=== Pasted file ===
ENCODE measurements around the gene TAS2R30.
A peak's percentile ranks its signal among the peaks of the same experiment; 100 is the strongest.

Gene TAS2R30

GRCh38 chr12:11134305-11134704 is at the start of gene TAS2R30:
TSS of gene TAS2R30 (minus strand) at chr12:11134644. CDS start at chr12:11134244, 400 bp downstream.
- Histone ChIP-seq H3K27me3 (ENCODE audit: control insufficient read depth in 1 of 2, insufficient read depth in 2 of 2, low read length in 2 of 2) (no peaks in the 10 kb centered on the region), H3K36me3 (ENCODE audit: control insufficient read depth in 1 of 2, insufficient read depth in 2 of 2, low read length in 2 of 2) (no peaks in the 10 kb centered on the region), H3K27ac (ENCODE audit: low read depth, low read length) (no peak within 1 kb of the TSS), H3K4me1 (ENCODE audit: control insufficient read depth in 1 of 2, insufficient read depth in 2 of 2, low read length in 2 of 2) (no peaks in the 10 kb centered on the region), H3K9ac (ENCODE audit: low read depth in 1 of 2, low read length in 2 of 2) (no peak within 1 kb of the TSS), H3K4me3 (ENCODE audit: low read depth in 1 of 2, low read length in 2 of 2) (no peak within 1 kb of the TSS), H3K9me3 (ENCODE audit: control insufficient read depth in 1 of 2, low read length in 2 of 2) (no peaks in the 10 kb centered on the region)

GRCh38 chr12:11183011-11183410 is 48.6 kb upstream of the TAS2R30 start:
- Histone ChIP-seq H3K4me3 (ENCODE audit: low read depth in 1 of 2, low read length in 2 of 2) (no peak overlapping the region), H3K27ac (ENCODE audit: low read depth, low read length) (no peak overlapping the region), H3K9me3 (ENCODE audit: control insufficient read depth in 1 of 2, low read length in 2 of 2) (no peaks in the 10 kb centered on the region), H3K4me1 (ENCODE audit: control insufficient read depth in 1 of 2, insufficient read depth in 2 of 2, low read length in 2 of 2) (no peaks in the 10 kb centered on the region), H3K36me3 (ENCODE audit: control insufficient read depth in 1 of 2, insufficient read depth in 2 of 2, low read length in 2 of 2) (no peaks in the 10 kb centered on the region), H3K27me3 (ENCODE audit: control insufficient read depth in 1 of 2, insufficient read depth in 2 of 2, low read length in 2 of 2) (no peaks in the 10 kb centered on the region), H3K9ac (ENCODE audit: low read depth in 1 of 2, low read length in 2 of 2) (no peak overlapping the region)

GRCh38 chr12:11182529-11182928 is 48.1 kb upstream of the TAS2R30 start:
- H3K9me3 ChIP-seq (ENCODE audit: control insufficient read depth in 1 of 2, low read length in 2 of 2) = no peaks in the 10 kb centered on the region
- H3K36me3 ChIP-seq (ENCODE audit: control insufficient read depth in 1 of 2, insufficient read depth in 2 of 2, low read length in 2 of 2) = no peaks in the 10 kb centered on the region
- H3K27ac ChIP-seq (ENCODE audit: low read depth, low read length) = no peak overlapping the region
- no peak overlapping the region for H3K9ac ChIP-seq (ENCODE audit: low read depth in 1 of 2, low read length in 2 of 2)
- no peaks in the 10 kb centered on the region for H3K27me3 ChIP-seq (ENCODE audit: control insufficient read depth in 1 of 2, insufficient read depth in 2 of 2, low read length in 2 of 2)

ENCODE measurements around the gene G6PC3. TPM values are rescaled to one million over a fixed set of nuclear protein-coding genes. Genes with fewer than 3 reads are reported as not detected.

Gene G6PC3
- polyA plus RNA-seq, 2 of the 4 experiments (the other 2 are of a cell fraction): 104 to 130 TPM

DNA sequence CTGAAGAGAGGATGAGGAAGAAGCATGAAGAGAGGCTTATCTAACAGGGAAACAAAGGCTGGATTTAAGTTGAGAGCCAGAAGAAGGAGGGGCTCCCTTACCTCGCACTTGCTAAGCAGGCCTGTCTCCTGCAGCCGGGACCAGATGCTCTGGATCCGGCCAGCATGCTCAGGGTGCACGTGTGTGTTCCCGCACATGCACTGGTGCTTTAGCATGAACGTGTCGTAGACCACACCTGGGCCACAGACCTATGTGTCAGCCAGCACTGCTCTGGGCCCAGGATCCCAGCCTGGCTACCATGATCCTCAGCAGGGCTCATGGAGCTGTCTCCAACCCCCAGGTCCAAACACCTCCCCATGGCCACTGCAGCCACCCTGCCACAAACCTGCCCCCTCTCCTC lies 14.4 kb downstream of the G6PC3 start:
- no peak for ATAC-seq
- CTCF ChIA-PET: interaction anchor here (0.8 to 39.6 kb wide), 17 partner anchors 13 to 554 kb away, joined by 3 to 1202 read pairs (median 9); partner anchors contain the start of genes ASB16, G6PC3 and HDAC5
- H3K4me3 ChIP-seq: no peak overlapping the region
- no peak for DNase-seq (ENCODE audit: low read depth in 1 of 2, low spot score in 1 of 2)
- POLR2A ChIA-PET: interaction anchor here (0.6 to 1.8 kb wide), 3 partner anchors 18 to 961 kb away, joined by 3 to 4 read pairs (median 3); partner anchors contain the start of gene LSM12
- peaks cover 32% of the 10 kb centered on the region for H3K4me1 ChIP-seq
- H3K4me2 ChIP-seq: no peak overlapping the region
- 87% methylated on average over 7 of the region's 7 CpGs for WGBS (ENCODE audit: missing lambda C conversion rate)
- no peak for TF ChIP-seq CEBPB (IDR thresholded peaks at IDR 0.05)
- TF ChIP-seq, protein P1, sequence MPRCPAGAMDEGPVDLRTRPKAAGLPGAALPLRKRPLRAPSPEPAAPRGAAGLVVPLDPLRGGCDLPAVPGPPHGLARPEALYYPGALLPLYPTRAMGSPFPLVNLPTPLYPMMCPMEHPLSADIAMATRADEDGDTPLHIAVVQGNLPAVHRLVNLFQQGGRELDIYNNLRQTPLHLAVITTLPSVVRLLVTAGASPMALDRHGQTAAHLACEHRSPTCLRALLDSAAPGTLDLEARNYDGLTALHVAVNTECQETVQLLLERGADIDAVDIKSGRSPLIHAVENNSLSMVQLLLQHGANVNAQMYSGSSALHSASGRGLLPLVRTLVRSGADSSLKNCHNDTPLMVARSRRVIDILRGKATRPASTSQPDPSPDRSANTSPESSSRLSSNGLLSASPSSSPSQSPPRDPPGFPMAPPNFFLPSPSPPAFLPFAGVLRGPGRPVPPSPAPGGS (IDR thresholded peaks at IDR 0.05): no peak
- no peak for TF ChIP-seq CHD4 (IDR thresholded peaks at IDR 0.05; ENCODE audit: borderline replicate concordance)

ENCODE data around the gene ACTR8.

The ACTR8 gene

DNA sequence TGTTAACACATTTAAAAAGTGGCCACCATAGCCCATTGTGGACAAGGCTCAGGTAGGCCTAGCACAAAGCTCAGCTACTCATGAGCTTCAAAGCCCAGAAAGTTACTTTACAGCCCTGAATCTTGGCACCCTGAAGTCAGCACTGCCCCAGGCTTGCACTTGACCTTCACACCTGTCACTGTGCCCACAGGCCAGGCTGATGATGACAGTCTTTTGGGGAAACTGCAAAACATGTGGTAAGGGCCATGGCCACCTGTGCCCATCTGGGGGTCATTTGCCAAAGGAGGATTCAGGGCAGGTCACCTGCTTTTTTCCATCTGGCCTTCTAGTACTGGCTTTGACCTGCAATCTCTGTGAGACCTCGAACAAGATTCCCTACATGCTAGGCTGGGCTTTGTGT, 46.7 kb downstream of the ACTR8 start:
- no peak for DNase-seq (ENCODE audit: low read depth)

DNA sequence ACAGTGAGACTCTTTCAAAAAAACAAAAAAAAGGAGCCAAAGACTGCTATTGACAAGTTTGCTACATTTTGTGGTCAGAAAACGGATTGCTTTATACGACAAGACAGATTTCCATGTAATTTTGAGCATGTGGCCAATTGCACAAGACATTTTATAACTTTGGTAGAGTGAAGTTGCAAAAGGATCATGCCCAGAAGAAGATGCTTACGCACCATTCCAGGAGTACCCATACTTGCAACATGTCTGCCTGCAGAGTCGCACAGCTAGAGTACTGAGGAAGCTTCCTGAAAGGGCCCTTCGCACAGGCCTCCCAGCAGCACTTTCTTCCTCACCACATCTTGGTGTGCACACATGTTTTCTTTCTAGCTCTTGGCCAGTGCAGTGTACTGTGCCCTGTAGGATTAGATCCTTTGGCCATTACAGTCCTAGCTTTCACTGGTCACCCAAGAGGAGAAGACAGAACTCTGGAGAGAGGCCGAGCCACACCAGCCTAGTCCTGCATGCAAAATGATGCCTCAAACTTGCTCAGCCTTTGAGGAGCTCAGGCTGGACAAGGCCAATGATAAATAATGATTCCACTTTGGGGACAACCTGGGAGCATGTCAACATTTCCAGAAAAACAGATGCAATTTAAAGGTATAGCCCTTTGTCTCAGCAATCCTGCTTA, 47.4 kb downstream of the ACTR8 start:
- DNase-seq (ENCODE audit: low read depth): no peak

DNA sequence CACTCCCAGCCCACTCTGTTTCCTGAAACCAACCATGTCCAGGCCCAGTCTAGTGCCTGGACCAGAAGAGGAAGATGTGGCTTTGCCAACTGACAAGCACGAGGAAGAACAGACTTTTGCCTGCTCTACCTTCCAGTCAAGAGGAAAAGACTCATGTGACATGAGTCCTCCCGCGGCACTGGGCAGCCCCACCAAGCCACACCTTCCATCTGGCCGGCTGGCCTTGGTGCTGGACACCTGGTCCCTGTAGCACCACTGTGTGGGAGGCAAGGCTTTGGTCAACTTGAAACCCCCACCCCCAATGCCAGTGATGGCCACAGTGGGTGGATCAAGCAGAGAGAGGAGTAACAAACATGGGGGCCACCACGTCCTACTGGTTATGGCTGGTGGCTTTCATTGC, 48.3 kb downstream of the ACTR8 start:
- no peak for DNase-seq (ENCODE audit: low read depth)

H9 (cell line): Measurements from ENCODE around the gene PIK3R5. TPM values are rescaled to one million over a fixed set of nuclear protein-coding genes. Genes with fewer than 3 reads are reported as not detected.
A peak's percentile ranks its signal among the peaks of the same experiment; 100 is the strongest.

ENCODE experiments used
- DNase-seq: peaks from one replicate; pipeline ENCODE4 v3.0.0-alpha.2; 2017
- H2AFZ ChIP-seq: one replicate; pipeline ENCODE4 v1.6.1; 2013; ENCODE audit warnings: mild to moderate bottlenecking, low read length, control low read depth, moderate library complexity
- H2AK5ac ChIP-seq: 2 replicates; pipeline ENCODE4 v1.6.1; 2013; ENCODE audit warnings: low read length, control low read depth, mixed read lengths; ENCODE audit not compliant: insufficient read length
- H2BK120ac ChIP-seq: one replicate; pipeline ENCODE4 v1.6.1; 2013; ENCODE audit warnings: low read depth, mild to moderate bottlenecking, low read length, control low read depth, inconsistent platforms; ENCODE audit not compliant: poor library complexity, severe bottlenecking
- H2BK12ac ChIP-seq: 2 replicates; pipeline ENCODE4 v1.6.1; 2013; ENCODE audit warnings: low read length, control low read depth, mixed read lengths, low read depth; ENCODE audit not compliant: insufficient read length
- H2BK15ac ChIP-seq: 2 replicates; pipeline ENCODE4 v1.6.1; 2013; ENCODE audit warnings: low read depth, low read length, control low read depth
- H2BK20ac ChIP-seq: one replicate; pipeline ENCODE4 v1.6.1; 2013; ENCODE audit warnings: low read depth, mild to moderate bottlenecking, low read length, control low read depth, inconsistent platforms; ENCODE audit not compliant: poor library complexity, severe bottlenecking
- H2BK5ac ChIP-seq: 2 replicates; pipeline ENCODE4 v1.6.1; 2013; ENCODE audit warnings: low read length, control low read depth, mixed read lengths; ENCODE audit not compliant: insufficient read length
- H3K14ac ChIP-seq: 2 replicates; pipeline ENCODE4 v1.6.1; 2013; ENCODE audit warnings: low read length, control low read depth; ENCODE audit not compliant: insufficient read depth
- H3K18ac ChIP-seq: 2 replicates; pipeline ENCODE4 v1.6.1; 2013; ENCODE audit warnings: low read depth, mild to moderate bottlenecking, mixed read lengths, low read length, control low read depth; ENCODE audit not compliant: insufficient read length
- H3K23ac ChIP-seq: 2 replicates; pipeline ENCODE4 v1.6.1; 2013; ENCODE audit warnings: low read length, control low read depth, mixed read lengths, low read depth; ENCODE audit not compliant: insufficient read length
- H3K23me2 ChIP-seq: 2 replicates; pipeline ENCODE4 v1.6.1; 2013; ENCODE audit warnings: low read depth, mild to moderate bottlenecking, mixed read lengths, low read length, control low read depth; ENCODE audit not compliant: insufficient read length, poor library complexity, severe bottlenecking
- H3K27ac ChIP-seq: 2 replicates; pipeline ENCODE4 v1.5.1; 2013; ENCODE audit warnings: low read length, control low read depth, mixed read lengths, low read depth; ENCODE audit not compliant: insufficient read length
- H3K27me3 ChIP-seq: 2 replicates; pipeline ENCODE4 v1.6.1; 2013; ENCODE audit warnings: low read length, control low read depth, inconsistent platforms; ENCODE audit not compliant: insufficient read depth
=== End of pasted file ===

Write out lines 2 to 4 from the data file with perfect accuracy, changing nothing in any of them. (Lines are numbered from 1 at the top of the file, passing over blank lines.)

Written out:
A peak's percentile ranks its signal among the peaks of the same experiment; 100 is the strongest.

Gene TAS2R30

GRCh38 chr12:11134305-11134704 is at the start of gene TAS2R30: